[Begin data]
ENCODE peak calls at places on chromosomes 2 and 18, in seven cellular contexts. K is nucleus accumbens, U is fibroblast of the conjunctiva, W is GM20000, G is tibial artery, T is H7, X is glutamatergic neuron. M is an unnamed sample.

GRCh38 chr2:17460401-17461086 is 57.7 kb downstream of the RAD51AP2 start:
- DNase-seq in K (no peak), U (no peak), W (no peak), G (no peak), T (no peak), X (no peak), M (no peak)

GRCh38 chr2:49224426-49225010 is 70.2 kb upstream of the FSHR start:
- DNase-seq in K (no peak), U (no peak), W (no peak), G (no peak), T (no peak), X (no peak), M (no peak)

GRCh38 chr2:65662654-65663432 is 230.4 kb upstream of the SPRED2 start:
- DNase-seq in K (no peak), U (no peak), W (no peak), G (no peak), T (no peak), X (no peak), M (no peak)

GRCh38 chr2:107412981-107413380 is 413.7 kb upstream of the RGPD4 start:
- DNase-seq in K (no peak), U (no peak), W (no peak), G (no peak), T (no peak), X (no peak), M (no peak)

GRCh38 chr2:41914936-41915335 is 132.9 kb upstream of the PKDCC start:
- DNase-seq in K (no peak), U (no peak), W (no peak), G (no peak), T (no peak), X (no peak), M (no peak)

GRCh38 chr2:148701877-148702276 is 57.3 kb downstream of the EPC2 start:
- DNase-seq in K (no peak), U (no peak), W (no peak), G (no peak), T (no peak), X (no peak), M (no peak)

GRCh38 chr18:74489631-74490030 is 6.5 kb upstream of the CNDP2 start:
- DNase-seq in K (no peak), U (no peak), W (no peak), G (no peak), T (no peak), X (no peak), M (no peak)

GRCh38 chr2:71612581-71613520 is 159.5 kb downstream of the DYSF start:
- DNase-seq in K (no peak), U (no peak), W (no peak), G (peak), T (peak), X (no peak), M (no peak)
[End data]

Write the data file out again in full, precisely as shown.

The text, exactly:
ENCODE peak calls at places on chromosomes 2 and 18, in seven cellular contexts. K is nucleus accumbens, U is fibroblast of the conjunctiva, W is GM20000, G is tibial artery, T is H7, X is glutamatergic neuron. M is an unnamed sample.

GRCh38 chr2:17460401-17461086 is 57.7 kb downstream of the RAD51AP2 start:
- DNase-seq in K (no peak), U (no peak), W (no peak), G (no peak), T (no peak), X (no peak), M (no peak)

GRCh38 chr2:49224426-49225010 is 70.2 kb upstream of the FSHR start:
- DNase-seq in K (no peak), U (no peak), W (no peak), G (no peak), T (no peak), X (no peak), M (no peak)

GRCh38 chr2:65662654-65663432 is 230.4 kb upstream of the SPRED2 start:
- DNase-seq in K (no peak), U (no peak), W (no peak), G (no peak), T (no peak), X (no peak), M (no peak)

GRCh38 chr2:107412981-107413380 is 413.7 kb upstream of the RGPD4 start:
- DNase-seq in K (no peak), U (no peak), W (no peak), G (no peak), T (no peak), X (no peak), M (no peak)

GRCh38 chr2:41914936-41915335 is 132.9 kb upstream of the PKDCC start:
- DNase-seq in K (no peak), U (no peak), W (no peak), G (no peak), T (no peak), X (no peak), M (no peak)

GRCh38 chr2:148701877-148702276 is 57.3 kb downstream of the EPC2 start:
- DNase-seq in K (no peak), U (no peak), W (no peak), G (no peak), T (no peak), X (no peak), M (no peak)

GRCh38 chr18:74489631-74490030 is 6.5 kb upstream of the CNDP2 start:
- DNase-seq in K (no peak), U (no peak), W (no peak), G (no peak), T (no peak), X (no peak), M (no peak)

GRCh38 chr2:71612581-71613520 is 159.5 kb downstream of the DYSF start:
- DNase-seq in K (no peak), U (no peak), W (no peak), G (peak), T (peak), X (no peak), M (no peak)